2 Die In Philadelphia Rowhouse Fire

A 19-year-old man and the grandmother he was trying to save from their burning West Philadelphia home were killed early yesterday in a blaze that injured two other family members and a firefighter.

The fire started about 5 a.m. in the first-floor kitchen and did not appear suspicious, a fire official said. The cause was under investigation.

Neighbors said the family of six lived in the three-story rowhouse on the 5100 block of Arch Street and sold toys and character balloons in a small front yard. Fire officials did not release their names.

"I heard this girl screaming... 'Somebody help me. Call 911,' " said Dorothy Thompson, who lives across the street. "When I looked out I couldn't see the girl, but I saw flames on the third-floor roof."

The roof collapsed as firefighters battled the blaze, which was brought under control in about an hour. It was not clear whether the injured firefighter was on the third floor when the roof collapsed. Fire officials did not release the firefighter's name or condition.

The man and a 74-year-old woman were found dead in the woman's bedroom, a fire official said. The man apparently was trying to save the woman, who was his grandmother, the official said.

A 29-year-old woman was taken to the Hospital of the University of Pennsylvania after jumping from a second-floor window to a porch roof, and a 17-year-old girl, who jumped out a rear bedroom window, was taken to Children's Hospital of Philadelphia, fire officials said. Their conditions were not available yesterday.

Two other residents, a woman identified by neighbors as Tecola Miles, 50, and a 10-year-old boy, apparently escaped without injury after jumping from the second floor to the porch roof, then working their way to a neighbor's porch.

"They were a very productive family," said Geraldine Brown. "They all worked."

Neighbors said the family stored helium canisters in the home to fill the SpongeBob, Spider-Man and other large balloons that they sold at special events throughout the city and, on warm days, outside their home.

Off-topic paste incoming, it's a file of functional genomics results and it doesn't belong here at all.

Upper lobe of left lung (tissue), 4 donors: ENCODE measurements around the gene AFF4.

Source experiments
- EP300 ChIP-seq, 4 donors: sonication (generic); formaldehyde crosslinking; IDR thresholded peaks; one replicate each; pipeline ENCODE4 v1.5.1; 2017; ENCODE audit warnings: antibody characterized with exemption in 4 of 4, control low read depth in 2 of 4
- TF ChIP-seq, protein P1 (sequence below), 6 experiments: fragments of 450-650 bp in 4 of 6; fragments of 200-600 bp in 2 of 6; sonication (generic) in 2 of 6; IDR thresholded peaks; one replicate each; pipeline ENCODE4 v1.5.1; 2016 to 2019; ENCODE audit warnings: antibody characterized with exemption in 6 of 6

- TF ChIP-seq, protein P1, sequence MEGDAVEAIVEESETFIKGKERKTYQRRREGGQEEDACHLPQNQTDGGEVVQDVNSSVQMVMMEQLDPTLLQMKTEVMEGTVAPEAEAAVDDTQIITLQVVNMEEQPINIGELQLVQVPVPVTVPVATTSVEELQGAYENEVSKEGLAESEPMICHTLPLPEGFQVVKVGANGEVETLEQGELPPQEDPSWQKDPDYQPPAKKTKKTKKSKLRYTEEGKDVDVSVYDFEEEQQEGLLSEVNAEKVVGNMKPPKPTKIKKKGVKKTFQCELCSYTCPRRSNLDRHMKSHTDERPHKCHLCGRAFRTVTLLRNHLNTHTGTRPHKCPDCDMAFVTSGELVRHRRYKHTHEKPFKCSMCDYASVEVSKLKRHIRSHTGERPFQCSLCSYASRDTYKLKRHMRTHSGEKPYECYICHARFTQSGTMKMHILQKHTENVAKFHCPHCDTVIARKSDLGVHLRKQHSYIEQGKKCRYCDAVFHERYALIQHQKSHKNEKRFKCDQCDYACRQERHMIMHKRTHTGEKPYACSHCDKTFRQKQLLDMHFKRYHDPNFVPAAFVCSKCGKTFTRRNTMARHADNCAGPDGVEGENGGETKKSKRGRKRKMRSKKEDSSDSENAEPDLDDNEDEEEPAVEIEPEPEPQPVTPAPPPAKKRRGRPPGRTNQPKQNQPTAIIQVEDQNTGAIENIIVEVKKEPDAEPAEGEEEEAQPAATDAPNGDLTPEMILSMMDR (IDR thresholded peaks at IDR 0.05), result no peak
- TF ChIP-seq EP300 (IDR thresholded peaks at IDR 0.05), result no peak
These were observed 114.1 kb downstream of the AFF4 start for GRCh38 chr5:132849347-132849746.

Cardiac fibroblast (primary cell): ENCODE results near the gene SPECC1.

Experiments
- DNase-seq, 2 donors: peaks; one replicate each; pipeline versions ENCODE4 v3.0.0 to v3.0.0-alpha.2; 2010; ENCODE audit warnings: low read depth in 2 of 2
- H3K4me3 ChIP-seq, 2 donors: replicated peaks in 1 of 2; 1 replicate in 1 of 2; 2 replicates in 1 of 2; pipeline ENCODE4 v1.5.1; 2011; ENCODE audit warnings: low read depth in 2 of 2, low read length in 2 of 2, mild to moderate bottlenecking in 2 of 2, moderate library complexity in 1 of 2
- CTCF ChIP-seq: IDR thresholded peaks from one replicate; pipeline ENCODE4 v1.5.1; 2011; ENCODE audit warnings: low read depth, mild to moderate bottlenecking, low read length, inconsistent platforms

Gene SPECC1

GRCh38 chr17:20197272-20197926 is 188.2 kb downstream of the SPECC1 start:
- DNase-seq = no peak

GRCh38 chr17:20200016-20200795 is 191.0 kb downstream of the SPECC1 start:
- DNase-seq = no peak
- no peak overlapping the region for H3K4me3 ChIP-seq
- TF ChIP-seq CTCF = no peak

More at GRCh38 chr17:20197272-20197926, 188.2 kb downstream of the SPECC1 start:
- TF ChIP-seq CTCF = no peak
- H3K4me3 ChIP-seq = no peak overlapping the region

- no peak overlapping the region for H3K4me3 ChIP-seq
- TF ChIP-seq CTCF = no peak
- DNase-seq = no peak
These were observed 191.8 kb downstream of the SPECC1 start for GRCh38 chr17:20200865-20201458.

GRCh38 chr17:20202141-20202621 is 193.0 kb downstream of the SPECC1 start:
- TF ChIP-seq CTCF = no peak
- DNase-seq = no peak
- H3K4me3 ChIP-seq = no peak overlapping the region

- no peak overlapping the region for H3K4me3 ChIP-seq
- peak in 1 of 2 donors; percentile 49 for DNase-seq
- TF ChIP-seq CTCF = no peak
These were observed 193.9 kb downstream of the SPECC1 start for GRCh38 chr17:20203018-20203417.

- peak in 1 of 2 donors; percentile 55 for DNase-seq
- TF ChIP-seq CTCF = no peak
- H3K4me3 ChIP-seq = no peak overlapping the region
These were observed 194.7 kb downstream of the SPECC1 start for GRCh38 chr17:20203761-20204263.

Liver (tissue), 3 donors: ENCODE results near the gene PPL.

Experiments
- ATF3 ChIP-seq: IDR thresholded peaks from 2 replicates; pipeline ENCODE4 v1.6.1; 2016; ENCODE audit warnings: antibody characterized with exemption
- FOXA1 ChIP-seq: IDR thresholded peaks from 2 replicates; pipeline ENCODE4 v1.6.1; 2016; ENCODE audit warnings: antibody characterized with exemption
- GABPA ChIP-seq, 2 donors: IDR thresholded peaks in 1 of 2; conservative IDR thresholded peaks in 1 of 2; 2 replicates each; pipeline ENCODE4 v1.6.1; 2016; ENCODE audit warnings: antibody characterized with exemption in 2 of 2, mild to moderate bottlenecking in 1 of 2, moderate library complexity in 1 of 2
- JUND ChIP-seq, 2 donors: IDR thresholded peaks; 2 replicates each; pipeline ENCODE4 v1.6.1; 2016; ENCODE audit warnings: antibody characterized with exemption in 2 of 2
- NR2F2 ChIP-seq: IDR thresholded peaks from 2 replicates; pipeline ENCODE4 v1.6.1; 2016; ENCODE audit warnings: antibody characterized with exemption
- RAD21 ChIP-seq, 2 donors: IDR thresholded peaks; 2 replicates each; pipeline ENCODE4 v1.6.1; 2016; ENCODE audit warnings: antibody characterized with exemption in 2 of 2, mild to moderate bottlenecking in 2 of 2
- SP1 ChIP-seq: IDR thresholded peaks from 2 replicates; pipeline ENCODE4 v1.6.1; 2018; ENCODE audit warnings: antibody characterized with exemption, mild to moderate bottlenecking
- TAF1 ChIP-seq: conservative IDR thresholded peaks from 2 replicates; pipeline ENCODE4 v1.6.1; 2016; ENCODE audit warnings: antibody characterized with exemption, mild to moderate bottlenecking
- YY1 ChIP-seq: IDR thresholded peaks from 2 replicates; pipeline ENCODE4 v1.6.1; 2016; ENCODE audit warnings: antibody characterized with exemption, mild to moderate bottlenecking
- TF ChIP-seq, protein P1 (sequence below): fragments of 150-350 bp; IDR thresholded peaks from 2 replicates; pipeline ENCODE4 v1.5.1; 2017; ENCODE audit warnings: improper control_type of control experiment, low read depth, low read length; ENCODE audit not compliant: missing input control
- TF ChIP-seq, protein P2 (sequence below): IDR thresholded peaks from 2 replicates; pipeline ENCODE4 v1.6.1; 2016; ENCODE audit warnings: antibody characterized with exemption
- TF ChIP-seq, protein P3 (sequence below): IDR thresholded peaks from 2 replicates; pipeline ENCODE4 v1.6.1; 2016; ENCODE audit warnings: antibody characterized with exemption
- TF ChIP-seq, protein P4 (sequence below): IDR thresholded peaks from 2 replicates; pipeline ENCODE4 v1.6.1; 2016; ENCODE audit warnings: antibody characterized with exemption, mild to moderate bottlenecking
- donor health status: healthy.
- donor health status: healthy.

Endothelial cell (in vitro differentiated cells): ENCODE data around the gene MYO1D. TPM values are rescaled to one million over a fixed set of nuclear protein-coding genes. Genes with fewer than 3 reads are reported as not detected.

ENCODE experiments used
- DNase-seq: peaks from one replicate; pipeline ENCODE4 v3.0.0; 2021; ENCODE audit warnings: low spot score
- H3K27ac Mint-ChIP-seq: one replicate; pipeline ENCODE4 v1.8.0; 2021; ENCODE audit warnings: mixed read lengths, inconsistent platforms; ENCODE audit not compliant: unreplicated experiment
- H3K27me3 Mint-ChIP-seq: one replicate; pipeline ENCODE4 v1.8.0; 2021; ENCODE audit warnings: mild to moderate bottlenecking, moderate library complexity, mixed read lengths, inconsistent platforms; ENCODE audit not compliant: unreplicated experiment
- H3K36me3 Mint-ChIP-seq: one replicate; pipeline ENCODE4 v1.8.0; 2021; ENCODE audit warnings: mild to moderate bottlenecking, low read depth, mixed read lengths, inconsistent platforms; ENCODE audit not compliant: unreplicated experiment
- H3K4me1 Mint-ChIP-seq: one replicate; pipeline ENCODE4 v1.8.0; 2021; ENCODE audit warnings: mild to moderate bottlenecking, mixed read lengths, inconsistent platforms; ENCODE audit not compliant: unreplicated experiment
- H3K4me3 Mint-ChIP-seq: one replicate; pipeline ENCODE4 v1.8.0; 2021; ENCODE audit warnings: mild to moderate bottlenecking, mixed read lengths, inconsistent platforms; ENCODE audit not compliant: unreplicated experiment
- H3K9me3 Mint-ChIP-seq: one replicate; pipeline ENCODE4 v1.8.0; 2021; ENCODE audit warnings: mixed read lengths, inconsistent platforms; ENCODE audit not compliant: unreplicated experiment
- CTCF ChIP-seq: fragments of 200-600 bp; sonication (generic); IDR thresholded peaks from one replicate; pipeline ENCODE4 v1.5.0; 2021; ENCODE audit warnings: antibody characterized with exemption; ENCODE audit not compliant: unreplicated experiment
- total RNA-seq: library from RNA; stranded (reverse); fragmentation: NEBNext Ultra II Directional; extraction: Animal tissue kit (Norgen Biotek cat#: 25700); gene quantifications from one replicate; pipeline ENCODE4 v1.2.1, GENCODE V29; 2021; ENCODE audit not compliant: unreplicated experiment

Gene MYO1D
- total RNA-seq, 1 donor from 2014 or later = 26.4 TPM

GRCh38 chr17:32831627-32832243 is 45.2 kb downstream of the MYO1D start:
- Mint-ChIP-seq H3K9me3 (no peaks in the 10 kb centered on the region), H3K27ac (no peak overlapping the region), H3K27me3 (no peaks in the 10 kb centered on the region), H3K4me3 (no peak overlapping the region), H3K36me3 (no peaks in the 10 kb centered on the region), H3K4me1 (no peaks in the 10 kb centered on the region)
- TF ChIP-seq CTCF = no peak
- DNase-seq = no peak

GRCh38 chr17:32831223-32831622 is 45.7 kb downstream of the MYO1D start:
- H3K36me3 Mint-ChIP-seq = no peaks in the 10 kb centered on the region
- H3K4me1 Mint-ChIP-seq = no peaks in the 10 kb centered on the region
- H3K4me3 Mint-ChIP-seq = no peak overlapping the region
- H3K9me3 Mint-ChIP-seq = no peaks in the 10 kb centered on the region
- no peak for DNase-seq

The family has lived on the block for about six years, said neighbors, few of whom knew any of the family members' names. Their house sits in the middle of the block, next to three abandoned homes.

"Years ago we would have known everybody on this block," said Arlene Ervin, 55. "This is a time when we need to come together."

The Dunlap community organization has been trying to clean up the area and address the problem with abandoned houses, said Brown, an officer in the organization.

She said Tecola Miles attended a Dunlap meeting on fire prevention in April.

"I know they had working smoke detectors and a fire escape plan," Brown said.

The Southeastern Pennsylvania Chapter of the American Red Cross was providing food, housing, clothing and counseling to the four surviving family members and to two residents in a house next door, said Becky Rohtbart, Red Cross spokeswoman.

About 11:30 a.m., neighbor Niecy Wilkes placed a stuffed bear in front of the home. Within minutes, others neighbors had followed suit.

"They were nice people," Wilkes said. "This is sad."

The fire was the second with multiple victims in eight days in the city.

On May 14, three children were killed in an arson fire in Kensington. Their mother, Jamika Clark, 26; sister Jonte, 8; and brother Quadere, 5, remained in critical condition at Temple University Hospital yesterday.